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Snorkel the Big Island's best sites

March 18, 2007|DAN NEIL

Does night-diving with giant devilfish sound too intense? That's OK. Some wonderful sights lie in shallow water just a few feet offshore. Here are three of the Big Island's best and easiest snorkeling spots, ideal for kids and adults who are just getting their feet wet.

Kapoho Tide Pools

Hard to get to, hard to find, these shallow tide pools, sheltered from the ocean by a mile-long reef, offer spectacular snorkeling -- sort of like diving into the ornamental saltwater aquarium in your dentist's lobby. To negotiate the shallows between the pools without touching the coral, go at high tide. Also, don't use fins; you won't need them and you can accidentally kick the coral in close quarters. Wear soled neoprene booties that will help you walk across the volcanic rock. Access to the area is through a small housing development whose residents may not be pleased to see you. Be mindful that some of the volcanically heated pools are on private property.

To get there: Travelers based in Kona can take the long drive around the southern end of the island, between the cliffs and the coastal plains, through Hawaii Volcanoes National Park and finally to the super-funky town of Pahoa. From Pahoa, take Hawaii 132 (Kapoho Road) to Kapoho-Kalapana Road. Left on Kapoho Kai, then right on Waiopae Road.

Captain Cook Monument/Kealakekua Bay State Historical Park

Feel like some exercise? Most snorkelers reach the pristine and beautiful Kealakekua Bay marine reserve by renting a kayak (from one of several vendors along Hawaii 11) or by joining one of the regular charters, such as the well-regarded Fair Winds II boat out of Keauhou Bay. However, cardio buffs may want to consider the heroic walking trail. The one-mile-plus footpath winds through lovely farmlands. Kealakekua Bay is a vast marine garden, an amazing ramshackle collection of coral heads and volcanic rocks sloping toward the open sea. The waters are calm and glass clear. A profusion of fish lives in the bay, but mammals call it home too. Spinner dolphins are sighted regularly, and snorkelers may hear the peel and squeak of humpbacks from the open water.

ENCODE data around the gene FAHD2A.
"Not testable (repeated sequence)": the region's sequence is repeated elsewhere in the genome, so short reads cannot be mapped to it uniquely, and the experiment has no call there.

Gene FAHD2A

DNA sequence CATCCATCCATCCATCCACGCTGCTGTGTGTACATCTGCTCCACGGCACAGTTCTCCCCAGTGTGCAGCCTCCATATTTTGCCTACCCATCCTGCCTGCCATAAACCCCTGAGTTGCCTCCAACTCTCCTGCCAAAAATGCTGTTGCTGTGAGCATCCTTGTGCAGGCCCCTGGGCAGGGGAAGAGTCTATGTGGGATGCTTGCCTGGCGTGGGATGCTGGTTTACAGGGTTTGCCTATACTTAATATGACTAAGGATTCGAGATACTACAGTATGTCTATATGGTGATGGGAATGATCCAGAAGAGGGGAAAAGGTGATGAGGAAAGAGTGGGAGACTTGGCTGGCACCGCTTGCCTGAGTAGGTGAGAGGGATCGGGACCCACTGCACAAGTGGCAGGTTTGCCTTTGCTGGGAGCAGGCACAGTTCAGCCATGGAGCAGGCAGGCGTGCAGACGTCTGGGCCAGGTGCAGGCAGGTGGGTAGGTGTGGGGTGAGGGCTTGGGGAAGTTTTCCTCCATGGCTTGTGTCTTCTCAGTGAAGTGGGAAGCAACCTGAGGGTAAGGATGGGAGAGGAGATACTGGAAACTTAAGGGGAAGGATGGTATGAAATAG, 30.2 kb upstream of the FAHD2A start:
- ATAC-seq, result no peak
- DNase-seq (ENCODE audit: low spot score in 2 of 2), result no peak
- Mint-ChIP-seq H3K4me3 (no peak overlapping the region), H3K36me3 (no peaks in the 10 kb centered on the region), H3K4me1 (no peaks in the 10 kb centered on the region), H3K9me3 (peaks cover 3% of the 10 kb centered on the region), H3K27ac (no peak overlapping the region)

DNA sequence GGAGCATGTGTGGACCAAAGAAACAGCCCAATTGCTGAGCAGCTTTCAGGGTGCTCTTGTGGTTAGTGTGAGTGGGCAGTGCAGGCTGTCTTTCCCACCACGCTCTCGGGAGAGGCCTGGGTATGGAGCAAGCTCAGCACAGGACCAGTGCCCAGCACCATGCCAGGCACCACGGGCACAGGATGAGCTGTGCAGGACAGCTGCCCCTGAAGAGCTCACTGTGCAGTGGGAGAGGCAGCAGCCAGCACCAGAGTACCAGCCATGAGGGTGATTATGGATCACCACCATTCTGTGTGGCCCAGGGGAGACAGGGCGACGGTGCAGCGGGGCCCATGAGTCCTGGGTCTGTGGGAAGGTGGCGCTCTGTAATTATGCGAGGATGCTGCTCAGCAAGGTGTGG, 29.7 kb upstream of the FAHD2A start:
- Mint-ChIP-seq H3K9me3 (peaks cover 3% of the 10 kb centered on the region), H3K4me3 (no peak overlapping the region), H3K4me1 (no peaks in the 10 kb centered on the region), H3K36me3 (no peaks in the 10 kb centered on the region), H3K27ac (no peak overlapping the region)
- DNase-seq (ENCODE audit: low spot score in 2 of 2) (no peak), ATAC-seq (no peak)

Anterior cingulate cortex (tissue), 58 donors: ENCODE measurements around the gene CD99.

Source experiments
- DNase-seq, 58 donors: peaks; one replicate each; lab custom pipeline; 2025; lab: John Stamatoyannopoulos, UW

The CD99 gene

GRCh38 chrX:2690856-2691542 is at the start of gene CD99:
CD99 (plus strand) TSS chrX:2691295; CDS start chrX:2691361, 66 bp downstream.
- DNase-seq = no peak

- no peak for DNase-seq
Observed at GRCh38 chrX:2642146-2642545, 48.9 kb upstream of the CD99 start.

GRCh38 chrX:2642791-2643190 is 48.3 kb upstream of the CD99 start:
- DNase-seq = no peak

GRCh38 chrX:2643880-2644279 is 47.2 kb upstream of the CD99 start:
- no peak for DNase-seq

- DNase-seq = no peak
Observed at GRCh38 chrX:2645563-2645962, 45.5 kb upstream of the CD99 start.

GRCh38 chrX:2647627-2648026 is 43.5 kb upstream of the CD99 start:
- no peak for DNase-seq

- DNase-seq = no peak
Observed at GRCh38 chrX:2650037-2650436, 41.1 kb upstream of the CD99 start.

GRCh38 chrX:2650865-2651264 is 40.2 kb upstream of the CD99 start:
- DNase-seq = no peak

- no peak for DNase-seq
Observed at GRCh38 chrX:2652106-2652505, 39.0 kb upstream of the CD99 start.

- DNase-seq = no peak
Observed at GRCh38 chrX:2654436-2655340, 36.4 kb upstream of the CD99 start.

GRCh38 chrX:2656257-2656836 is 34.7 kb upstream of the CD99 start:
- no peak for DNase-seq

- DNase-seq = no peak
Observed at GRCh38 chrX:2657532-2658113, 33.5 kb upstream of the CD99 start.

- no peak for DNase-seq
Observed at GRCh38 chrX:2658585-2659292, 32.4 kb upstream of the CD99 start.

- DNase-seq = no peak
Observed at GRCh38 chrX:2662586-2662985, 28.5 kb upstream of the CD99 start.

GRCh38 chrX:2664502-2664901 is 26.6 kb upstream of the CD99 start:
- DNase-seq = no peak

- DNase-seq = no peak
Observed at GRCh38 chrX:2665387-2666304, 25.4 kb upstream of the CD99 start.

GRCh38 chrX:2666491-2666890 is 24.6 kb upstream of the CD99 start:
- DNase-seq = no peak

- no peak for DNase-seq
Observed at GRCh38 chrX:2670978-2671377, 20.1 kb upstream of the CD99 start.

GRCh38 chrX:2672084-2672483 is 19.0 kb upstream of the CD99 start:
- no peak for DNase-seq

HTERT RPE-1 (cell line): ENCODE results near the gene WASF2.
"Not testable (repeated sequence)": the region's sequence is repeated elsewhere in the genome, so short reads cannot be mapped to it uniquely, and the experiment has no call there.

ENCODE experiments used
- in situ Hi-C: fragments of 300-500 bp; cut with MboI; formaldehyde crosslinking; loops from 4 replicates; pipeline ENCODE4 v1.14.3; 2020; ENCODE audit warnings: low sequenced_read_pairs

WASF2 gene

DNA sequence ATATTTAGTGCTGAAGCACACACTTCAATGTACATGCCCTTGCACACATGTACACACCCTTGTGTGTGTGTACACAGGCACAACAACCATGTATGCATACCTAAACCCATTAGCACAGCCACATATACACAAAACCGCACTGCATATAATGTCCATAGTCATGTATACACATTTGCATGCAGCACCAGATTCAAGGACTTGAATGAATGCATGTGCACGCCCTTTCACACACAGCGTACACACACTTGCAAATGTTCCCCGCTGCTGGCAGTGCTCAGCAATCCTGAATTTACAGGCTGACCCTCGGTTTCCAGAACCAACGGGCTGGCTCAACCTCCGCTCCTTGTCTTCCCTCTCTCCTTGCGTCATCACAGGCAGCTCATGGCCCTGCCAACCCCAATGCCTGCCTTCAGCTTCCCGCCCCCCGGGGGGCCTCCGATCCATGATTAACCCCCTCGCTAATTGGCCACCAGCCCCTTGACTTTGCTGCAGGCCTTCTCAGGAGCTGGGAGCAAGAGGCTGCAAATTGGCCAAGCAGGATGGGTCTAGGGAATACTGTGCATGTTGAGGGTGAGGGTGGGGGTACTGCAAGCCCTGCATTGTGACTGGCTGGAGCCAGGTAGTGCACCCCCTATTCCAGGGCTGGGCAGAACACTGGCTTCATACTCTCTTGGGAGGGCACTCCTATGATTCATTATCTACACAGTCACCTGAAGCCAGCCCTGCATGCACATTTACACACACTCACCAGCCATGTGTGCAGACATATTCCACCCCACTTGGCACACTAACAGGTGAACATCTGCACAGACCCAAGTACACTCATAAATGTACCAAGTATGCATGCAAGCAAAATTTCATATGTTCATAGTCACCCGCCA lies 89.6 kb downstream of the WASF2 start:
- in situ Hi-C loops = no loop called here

To get there: Take Hawaii 11 south 15 miles from Kailua-Kona and look for signs for Kealakekua Bay. Take a right on Napoopoo Road. Look for parking just after the turnoff. The footpath is narrow and overgrown and is marked only by a "Road Closed" barrier, which applies to vehicle traffic.

Puuhonua o Honaunau National Historical Park/"Two Step"

The national historical park here provides a one-stop deep-dive into the exotic mysteries of Hawaiian culture. This sacred site is a puuhonua, a place of refuge -- a kind of geographic amnesty. Anyone who might suffer the wrath of the kings -- vanquished warriors, refugees or those who might have violated sacred law (kapu) -- would be forgiven if he or she could reach this place, surrounded by a massive volcanic rock wall. It's one of the most beautiful places on this beautiful island, on the shore of crystal-clear Honaunau Bay. Here is the famed "Two Step," a set of smooth lava rocks that allows snorkelers easy access to the underwater panorama. Easy and shallow snorkeling, perfect for kids, is just feet from shore. Turtles, dolphins, eels, crabs and many species of reef fish -- particularly yellow tang, which flutter along the coral like butterflies -- live here.

To get there: On Hawaii 11 heading south, turn right on Route 160 at the Honaunau post office. Look for the Puuhonua o Honaunau sign on the left as you approach the ocean. The road to the "Two Step" area is to the right before the parking kiosk. .


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